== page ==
Hamtramck is a small, mainly Polish city surrounded by the city of Detroit. Somehow it has retained its old-world feel. I have been there many times, especially for paczki, the traditional Lenten filled donuts. Many bakeries in Hamtramck have lines out the door. People wait an hour or more to get a fresh baked pastry. All along the main street are small family-owned restaurants. We have tried many, but never found one quite worth going back for.
That is until a friend took me to lunch at the Polish Village restaurant. It can be found two blocks the wrong way down a one-way street from Joseph Campau, the city's main drag. Stepping inside Polish Village is somewhat like entering the Cheers bar of television fame. It was dark as we headed down the stairs, and when we walked in the door everyone turned towards us. Watching others come in after us it was clear that the restaurant has its regulars.
That day I had the Polski Talerz (A Taste of Poland), which included stuffed cabbage, pierogi, kielbasa, sauerkraut, and mashed potatoes. A choice of five homemade soups is included, as well as rather dull bread.
The dill pickle soup was quite good, thicker than others I have had, with a nice tangy flavor. The stuffed cabbage tasted nothing like others I had before. It was so much better I felt cheated by my grandmother for serving me her almost fabulous version.
I knew that I had to come back soon to try some more menu items. (Sorry, Jane and Michael, I can't manage five entrees at a sitting!) I returned with my fiance. The place was full of large groups celebrating birthdays. A ninety-year-old man made sure to visit all of the other birthday tables to share the joy.
This time I tried the zrazy (stuffed beef rolls): two marinated sirloins rolled with ham, pickles, and onions, served with a vegetable and your choice of noodles, mashed potatoes, or kopytka. This time the dill pickle soup was rather bland, but everything else rocked. I fell in love with the gravy and the kopytka (dumplings). My fiance had one of the specials (they have two to five each day). The schab z czerwona kapusta i owocowa salatka (baked pork loin with red cabbage and dried fruit salad) was over-the-top fabulous.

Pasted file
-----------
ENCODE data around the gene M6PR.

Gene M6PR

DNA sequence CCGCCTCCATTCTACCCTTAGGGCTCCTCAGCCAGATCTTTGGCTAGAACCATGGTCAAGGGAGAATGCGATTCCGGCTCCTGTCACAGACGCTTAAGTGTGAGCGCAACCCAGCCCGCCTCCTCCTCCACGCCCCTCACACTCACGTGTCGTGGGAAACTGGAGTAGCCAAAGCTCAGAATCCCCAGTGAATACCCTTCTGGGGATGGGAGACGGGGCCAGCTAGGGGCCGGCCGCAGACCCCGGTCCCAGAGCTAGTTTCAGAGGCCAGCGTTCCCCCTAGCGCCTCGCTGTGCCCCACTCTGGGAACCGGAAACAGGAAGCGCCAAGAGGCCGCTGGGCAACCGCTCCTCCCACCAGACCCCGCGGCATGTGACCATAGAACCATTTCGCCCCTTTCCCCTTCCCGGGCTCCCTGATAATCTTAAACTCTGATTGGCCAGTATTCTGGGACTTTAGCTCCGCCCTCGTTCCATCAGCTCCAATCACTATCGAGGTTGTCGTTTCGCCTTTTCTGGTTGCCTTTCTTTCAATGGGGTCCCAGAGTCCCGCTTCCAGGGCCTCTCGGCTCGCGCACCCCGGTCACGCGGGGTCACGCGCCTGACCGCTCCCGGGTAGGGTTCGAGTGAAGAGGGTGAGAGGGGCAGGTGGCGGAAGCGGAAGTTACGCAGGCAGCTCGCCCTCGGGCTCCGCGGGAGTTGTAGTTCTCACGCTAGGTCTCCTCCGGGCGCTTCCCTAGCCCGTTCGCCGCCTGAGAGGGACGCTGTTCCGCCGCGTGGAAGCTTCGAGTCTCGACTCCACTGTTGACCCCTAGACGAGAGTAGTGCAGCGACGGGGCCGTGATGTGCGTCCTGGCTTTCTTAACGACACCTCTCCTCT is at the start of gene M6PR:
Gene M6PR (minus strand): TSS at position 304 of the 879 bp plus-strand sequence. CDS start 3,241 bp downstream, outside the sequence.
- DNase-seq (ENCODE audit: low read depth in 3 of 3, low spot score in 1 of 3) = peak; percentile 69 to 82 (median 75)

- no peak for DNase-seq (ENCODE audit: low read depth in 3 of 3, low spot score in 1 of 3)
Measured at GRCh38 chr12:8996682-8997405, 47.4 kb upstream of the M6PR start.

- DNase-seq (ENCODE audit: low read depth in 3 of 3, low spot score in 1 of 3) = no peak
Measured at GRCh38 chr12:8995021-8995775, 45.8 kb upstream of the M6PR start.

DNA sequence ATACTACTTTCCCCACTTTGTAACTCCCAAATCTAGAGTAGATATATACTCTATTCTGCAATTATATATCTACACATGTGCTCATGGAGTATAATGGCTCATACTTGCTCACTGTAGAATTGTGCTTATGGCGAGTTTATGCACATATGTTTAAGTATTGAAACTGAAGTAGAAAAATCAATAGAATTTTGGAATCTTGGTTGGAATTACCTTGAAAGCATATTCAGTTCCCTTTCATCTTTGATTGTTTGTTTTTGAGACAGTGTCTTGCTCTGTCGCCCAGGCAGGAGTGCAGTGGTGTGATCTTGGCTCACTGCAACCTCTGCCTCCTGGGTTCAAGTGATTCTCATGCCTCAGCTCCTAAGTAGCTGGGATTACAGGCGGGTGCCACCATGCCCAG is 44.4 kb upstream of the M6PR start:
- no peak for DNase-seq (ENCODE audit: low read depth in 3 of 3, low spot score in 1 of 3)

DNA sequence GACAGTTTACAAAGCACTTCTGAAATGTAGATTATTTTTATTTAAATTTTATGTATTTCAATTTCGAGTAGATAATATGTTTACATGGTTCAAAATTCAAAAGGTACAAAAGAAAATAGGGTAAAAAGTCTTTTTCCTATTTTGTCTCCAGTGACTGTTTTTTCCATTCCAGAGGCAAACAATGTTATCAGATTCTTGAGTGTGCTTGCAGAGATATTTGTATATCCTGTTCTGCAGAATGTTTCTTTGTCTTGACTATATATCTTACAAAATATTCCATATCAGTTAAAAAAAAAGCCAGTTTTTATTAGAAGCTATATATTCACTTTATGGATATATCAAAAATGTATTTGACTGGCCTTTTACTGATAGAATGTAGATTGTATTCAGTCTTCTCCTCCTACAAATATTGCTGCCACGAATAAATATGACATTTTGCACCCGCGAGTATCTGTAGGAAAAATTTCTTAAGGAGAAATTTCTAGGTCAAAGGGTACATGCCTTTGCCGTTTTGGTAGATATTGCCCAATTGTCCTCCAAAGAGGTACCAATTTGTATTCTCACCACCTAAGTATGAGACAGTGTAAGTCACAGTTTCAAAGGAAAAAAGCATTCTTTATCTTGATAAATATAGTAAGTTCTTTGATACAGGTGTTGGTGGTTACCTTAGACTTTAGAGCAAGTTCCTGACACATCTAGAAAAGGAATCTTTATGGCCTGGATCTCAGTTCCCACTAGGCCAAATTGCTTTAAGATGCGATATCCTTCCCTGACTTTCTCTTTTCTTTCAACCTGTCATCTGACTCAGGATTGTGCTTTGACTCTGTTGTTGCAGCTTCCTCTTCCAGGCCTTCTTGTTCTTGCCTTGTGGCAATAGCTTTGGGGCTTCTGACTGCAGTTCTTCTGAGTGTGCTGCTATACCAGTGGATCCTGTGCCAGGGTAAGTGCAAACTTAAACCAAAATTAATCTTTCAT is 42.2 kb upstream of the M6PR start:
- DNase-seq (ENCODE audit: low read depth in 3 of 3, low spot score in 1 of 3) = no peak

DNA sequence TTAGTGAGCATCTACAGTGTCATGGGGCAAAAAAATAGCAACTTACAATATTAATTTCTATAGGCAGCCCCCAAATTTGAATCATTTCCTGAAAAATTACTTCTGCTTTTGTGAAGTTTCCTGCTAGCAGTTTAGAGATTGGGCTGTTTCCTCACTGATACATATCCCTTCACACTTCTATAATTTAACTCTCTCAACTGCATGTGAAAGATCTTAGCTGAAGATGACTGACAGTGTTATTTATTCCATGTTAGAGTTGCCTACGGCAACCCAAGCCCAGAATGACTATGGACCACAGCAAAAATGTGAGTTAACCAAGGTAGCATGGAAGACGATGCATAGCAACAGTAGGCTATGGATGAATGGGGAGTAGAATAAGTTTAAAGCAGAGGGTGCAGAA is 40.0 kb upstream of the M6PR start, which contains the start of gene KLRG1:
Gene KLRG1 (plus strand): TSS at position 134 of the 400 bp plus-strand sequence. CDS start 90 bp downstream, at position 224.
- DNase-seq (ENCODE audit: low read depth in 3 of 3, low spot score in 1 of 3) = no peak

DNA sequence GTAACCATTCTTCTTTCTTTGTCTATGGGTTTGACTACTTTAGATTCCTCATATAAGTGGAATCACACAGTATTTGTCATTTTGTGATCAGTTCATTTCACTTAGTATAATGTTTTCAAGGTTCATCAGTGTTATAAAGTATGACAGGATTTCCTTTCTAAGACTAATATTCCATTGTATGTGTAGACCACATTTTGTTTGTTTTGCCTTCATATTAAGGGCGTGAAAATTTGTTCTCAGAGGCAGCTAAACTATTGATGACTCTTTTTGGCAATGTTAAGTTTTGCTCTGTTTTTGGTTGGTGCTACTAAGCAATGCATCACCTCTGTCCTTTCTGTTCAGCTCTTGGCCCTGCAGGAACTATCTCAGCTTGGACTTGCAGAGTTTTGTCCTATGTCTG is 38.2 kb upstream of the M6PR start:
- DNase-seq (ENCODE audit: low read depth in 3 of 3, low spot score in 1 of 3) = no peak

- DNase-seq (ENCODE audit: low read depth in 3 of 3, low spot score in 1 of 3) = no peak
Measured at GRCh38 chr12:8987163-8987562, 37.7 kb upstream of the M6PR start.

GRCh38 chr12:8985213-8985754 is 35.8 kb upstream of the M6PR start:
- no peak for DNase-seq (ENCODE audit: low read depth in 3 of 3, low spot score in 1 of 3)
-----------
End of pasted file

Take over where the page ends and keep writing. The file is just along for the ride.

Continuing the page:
We each saved half of our main courses for another meal, and asked for a huge portion of kopytka and gravy to go. It was all I could do on the drive home to resist pulling over and emptying out the doggy bag.
One of the best parts? The most expensive item on the menu is about $9, including vegetables, dumplings, soup, and more. The average entree is under $7. I could go on, but I just remembered that I have those leftovers in the fridge...
"The Polish Plate includes stuffed cabbage, kielbasa, sauerkraut, mashed potatoes, and a pierogi. Made by nearby Kowalski Sausage, the taut, juicy kielbasa was the best item on the plate."
"The roast pork was nice and tender. Red cabbage and mashed potatoes come wih all dinners."
"Feeling adventurous? The tripe stew was a big hit with my girlfriend."
"The version of kielbasa soup here is unlike any I have ever had before: lots of small cut-up bits of sausage in a creamy broth. This soup is outstanding!"
"POlish Village Cafe is located in the basement of what used to be a gentlemen's hotel. Note the attractive mural high up on the side wall."